When you go to get a haircut, you’re likely thinking about one thing only: the length. Which makes sense—when going in for a chop, what you’re referencing via inspiration photos revolves largely, if not solely, around how long or short you envision your locks. But Jon Reyman, owner and founder of bicoastal cool-kid salon Spoke & Weal, is here to debunk your preconceived notions about haircuts—it turns out length is only part of the equation.
The 3-Prong Approach
One of Jon's famed dry haircuts, showing a dramatic difference in precision. Photo: @jonreymanhair
"Hair is three things—it's length, density and texture," says Jon. "Length is everything that happens to the outside of the hair; density is everything that happens within the hair; texture is how you style it."
According to Jon, both length and the oft-forgotten density lie in the hands—er, scissors—of your stylist: "A lot of hairdressers know how the cut the length, but they don't understand how to manage the density," he says. "When you don't understand how to soften up the weight properly, dealing with your hair after you leave the chair becomes a struggle."
In fact, this is one of the reasons Jon opened Spoke & Weal—many salons he encountered simply didn't understand how to manage density on clients, and clients didn't know how to talk about it.
But that's not the only game-changing method Jon swears by for the best possible chop: He cuts all hair dry—his mantra is "dry hair doesn't lie"—for added precision. He notes that oftentimes, stylists will cut hair wet and then cover up a multitude of sins in the way they then blow-dry and style, which presents problems for the client after the fact.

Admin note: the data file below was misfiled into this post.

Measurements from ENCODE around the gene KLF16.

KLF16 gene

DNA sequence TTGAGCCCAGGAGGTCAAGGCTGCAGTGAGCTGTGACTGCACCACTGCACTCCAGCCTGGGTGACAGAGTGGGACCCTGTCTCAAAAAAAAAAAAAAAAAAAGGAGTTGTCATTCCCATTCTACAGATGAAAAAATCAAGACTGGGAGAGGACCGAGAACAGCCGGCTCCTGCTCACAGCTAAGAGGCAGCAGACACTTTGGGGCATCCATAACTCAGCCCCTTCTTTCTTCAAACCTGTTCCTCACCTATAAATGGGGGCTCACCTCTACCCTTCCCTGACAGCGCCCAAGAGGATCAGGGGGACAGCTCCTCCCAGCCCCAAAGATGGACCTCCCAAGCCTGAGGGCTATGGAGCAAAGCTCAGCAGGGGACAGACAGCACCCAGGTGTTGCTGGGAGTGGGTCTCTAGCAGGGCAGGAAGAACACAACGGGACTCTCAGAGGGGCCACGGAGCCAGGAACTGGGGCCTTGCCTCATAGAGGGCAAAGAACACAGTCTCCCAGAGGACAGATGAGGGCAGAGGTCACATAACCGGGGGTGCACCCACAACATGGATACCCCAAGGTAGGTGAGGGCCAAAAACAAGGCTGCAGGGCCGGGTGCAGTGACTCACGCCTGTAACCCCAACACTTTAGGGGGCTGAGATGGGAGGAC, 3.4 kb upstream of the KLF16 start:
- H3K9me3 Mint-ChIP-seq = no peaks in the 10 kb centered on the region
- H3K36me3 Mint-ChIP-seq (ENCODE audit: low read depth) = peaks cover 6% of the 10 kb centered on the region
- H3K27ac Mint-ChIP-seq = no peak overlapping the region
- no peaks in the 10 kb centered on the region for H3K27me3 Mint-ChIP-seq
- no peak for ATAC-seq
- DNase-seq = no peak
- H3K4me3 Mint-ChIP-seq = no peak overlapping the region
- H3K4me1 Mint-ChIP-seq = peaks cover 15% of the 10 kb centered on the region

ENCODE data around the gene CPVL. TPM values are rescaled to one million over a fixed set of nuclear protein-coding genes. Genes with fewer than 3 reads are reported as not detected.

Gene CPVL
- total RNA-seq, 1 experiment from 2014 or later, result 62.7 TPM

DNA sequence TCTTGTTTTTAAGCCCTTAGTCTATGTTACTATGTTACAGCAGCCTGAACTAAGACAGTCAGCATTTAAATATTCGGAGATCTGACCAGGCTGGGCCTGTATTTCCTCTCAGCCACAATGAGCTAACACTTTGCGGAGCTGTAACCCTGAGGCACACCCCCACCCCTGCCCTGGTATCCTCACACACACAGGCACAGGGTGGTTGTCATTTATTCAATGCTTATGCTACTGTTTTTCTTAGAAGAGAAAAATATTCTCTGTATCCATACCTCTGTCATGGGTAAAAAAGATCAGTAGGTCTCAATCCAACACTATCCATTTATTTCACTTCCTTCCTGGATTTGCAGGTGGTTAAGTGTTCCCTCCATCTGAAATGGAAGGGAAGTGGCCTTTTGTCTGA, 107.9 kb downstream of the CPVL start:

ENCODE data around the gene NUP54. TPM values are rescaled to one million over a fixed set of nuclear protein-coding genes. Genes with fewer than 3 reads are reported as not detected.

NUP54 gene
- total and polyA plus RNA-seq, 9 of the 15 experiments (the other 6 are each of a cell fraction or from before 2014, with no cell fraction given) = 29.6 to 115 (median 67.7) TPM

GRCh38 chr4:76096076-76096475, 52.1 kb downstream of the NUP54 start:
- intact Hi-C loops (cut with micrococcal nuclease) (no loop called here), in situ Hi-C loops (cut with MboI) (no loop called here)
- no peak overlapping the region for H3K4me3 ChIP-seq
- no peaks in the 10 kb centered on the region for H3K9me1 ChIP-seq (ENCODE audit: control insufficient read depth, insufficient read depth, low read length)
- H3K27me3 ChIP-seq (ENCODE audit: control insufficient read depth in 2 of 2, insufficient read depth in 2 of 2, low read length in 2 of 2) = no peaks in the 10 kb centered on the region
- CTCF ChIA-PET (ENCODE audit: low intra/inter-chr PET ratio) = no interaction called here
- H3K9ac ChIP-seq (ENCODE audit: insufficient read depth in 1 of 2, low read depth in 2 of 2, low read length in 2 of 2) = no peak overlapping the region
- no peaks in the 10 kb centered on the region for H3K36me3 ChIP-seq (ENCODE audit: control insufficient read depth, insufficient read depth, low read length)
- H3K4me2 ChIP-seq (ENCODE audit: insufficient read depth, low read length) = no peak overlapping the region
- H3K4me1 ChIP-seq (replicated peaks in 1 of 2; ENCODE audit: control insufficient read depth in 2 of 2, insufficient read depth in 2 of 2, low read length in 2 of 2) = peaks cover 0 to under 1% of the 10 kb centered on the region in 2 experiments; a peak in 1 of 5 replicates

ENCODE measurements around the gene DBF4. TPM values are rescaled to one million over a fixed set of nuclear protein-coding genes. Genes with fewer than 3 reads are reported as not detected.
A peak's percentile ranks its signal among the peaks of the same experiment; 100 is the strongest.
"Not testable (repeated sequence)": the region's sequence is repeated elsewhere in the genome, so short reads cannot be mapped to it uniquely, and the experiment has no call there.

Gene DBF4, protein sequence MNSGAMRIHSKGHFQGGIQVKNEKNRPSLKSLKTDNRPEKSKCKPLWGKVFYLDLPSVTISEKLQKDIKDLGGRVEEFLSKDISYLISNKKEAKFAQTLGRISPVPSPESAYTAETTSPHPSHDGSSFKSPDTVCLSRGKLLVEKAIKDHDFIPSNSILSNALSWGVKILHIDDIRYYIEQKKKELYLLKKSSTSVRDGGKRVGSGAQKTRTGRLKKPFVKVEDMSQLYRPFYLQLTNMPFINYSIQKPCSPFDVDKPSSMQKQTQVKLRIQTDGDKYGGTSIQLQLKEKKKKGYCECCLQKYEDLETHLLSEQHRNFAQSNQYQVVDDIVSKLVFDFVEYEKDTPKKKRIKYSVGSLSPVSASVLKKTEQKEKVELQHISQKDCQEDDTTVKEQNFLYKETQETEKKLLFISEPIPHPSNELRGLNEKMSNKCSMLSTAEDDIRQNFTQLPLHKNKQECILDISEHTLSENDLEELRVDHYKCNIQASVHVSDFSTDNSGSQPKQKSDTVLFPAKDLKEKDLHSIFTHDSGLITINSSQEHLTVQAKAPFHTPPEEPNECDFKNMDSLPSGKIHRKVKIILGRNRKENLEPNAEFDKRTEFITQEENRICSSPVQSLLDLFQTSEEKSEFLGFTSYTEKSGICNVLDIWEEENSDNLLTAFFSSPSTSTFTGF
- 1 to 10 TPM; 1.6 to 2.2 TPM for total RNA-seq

"My job is to give you a haircut that's styleable—if it's really hard to make your hair look good when you're doing it yourself, that means you have a bad haircut." (Scope some of his before and after pics on Instagram for further proof of small yet mighty upgrades.) In order to further his point, Jon demonstrated on me.
Team Zoe Test Drive
Post-Jon visit: the resulting weightless, asymmetrical lob.
A victim of an "okay" haircut myself, I let Jon work his magic on my troubled tresses. As I already liked the length, he subtly (yet completely) changed my cut by working with the density. The back of my lob was a heavy mess ("a lob without movement is just a blob"), so he softened it up in what would result in a much more manageable texture. Several weeks after my cut with Jon, I'm still reaping the benefits of the overhaul. I'm now able to wear my hair straight (a style I wasn't fond of before), and I find it inherently looks better when I wake up each morning.
In case you don't have a Spoke & Weal nearby (locations are in New York, Los Angeles and San Francisco), one way to avoid being a victim of the length-only approach to a haircut is talk to your stylist about the density and weightiness of your hair. (It also might be worth it to suggest a dry cut for more precise results—but don't be surprised if they're hesitant.) The more you know, the better your future looks—hair included.